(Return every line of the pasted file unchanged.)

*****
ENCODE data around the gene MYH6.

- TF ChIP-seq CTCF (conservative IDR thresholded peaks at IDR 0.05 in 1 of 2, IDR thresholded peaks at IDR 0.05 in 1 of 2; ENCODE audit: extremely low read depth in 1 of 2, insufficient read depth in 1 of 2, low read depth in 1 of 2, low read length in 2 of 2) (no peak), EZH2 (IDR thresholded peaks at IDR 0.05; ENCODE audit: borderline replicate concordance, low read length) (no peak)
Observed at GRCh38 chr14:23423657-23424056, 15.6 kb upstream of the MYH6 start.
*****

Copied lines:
ENCODE data around the gene MYH6.

- TF ChIP-seq CTCF (conservative IDR thresholded peaks at IDR 0.05 in 1 of 2, IDR thresholded peaks at IDR 0.05 in 1 of 2; ENCODE audit: extremely low read depth in 1 of 2, insufficient read depth in 1 of 2, low read depth in 1 of 2, low read length in 2 of 2) (no peak), EZH2 (IDR thresholded peaks at IDR 0.05; ENCODE audit: borderline replicate concordance, low read length) (no peak)
Observed at GRCh38 chr14:23423657-23424056, 15.6 kb upstream of the MYH6 start.